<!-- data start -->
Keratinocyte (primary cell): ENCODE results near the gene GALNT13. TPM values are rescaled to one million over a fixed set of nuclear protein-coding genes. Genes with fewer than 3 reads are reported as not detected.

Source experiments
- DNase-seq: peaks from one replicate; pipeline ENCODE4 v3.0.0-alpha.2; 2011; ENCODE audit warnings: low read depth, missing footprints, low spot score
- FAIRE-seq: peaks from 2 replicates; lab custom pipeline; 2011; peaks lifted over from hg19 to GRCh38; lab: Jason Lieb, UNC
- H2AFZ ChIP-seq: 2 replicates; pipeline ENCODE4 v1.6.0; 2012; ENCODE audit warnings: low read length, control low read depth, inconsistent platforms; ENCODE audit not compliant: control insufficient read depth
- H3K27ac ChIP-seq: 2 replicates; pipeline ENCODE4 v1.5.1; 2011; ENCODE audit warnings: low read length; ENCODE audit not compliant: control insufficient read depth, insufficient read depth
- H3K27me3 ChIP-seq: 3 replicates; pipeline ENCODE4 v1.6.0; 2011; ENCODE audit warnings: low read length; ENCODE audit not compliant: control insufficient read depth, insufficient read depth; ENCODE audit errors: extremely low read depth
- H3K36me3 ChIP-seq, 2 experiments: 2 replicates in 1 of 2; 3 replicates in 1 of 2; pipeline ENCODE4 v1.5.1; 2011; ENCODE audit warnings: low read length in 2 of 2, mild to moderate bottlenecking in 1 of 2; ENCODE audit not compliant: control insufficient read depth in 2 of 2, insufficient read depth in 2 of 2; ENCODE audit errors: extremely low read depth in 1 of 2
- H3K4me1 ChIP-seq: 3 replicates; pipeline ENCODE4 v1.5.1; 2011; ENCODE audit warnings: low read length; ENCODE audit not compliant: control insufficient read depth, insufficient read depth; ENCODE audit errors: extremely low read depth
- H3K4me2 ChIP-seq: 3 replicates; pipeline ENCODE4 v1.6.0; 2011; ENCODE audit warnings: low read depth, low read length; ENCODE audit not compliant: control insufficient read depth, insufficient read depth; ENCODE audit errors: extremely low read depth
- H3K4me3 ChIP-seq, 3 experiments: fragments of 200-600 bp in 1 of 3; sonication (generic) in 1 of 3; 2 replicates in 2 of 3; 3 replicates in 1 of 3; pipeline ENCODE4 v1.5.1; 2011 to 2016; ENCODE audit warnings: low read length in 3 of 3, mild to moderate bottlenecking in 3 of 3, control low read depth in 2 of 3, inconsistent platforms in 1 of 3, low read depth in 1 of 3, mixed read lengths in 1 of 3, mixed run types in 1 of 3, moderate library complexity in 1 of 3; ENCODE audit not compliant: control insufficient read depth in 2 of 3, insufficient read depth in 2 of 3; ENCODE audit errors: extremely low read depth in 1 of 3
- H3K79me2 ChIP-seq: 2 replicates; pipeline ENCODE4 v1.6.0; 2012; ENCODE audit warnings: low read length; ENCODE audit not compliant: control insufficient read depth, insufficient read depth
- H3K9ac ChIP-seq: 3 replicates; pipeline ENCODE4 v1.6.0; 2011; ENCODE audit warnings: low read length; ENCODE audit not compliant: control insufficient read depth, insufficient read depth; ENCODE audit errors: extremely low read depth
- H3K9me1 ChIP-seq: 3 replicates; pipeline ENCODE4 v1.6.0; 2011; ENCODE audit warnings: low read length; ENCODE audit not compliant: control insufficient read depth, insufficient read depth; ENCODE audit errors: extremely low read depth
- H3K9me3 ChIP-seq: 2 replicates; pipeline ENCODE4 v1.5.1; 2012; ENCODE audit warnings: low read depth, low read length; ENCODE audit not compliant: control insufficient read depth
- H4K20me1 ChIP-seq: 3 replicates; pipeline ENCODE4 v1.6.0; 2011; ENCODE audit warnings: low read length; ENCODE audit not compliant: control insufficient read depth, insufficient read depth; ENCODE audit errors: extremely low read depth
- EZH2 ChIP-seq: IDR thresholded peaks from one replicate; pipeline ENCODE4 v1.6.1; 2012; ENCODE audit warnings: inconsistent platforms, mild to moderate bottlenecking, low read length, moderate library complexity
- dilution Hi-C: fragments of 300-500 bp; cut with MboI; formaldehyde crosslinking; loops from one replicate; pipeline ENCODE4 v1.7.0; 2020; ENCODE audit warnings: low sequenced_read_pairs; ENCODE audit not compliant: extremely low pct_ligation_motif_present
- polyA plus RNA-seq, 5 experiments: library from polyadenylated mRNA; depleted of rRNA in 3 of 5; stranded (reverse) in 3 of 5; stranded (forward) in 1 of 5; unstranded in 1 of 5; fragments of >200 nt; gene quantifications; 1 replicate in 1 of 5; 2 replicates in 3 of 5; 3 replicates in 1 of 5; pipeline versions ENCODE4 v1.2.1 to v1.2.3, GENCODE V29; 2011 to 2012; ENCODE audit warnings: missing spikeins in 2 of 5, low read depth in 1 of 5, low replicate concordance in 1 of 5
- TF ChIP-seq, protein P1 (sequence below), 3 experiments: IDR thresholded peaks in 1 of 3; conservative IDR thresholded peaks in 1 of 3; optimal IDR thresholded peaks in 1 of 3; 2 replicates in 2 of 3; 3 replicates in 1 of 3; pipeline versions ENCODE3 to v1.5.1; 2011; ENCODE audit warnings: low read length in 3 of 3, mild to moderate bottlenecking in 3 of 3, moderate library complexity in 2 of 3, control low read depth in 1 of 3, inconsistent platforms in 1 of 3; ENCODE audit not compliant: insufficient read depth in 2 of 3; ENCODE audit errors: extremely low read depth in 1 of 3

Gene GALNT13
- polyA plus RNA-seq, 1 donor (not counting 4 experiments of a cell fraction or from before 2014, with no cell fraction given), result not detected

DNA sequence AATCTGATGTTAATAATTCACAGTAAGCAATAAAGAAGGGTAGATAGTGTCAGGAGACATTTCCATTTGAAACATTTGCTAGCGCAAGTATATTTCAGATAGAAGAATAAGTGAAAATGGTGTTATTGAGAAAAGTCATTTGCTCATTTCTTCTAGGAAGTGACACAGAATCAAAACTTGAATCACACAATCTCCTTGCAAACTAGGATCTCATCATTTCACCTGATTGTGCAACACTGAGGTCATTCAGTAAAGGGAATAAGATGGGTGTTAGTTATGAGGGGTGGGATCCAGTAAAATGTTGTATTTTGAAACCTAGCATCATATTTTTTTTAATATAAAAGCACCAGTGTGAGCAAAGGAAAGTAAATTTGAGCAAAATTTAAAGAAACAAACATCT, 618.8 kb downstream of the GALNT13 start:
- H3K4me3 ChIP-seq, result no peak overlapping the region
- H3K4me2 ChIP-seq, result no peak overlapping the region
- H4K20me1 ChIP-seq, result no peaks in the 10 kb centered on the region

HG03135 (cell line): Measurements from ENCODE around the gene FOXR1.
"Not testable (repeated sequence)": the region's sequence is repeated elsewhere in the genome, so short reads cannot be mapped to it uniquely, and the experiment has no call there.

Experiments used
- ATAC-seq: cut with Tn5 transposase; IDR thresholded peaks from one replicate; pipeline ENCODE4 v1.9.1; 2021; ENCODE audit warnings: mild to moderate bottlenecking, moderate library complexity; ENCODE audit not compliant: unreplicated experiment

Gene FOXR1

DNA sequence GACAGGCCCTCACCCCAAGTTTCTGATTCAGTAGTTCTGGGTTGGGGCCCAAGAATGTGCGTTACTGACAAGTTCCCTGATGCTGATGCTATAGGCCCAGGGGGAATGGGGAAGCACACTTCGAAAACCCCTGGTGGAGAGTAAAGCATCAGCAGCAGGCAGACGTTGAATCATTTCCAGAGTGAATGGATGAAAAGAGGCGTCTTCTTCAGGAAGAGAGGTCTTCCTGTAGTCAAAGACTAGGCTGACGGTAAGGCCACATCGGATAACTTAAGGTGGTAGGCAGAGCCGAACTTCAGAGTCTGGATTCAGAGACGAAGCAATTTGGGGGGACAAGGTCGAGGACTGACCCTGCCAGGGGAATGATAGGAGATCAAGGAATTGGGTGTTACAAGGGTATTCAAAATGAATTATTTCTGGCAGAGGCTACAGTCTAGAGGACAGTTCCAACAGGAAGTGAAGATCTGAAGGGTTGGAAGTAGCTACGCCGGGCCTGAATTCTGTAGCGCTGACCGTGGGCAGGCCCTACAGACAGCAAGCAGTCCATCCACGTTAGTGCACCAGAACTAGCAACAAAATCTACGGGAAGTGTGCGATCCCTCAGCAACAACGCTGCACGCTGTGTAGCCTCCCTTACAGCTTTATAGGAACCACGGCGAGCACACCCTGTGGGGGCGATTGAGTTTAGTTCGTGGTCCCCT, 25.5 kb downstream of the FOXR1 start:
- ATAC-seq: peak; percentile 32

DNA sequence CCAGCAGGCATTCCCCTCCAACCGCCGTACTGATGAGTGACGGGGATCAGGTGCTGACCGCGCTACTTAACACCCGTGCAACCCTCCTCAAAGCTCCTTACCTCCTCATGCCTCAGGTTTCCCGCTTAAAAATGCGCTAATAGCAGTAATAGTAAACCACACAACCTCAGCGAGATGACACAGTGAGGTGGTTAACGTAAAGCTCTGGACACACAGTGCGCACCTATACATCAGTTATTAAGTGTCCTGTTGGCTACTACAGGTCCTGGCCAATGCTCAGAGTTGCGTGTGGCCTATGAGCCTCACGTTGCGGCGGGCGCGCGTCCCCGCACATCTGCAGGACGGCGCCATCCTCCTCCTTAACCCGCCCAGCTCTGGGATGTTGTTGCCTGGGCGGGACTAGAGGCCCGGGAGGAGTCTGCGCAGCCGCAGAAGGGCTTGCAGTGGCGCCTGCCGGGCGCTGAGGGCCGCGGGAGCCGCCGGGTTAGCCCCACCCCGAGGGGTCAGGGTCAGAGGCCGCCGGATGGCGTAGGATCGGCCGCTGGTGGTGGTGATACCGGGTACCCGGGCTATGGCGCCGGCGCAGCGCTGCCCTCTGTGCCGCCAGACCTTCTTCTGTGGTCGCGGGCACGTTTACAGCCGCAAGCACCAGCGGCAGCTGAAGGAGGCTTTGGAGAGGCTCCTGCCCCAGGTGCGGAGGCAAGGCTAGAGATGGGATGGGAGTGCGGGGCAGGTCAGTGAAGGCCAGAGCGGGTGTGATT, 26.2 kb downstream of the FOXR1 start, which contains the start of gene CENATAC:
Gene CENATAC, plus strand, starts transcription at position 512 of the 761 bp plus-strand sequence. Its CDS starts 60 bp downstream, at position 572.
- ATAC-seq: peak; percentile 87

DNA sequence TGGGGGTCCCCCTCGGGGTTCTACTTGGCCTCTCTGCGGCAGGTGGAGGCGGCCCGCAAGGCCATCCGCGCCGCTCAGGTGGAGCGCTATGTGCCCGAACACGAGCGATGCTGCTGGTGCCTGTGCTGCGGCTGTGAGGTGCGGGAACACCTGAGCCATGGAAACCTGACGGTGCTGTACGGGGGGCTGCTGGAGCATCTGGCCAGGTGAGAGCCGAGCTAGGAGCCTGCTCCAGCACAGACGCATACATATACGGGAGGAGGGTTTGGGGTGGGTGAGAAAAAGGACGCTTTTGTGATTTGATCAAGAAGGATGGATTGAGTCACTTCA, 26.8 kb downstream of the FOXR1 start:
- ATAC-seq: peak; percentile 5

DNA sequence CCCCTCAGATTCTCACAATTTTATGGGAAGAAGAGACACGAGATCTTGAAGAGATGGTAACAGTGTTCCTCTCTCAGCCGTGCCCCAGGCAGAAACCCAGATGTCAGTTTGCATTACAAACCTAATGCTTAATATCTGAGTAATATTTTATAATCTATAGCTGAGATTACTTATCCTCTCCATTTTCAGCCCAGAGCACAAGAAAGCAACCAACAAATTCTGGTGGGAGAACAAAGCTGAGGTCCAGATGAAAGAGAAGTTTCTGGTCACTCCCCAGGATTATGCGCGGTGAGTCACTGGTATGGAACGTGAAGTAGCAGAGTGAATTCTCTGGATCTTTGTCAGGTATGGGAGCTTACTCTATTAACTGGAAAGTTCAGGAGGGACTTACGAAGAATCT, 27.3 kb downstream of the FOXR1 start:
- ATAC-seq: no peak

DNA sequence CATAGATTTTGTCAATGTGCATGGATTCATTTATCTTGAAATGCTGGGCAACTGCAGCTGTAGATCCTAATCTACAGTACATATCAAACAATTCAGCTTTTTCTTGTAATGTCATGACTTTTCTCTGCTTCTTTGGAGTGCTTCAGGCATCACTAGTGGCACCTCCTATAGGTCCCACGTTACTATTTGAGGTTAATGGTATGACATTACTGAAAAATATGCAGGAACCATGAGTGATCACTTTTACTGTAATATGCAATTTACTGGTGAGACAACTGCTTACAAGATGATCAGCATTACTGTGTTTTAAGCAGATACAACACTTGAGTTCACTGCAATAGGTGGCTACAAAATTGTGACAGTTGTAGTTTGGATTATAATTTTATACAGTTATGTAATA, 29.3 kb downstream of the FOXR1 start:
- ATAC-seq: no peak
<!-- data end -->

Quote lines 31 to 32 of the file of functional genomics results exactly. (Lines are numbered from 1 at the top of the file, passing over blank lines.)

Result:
Gene FOXR1

DNA sequence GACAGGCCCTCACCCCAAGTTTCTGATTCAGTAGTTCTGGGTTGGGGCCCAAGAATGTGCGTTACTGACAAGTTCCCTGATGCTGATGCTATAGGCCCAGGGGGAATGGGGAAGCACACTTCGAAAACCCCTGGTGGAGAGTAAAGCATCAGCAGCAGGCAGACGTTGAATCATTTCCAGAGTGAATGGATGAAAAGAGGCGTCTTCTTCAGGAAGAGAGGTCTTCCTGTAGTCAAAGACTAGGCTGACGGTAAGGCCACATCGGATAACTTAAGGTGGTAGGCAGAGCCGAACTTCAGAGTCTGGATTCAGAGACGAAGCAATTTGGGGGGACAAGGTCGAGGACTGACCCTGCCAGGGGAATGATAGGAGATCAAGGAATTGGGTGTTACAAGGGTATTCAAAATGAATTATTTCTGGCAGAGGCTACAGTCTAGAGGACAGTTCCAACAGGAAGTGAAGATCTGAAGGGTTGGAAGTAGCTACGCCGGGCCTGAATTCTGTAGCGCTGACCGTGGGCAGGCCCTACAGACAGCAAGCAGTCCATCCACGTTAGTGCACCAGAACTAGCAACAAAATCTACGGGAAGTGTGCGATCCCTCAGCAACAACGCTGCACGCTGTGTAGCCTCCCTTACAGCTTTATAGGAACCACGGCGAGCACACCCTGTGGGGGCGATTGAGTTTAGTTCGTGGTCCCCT, 25.5 kb downstream of the FOXR1 start: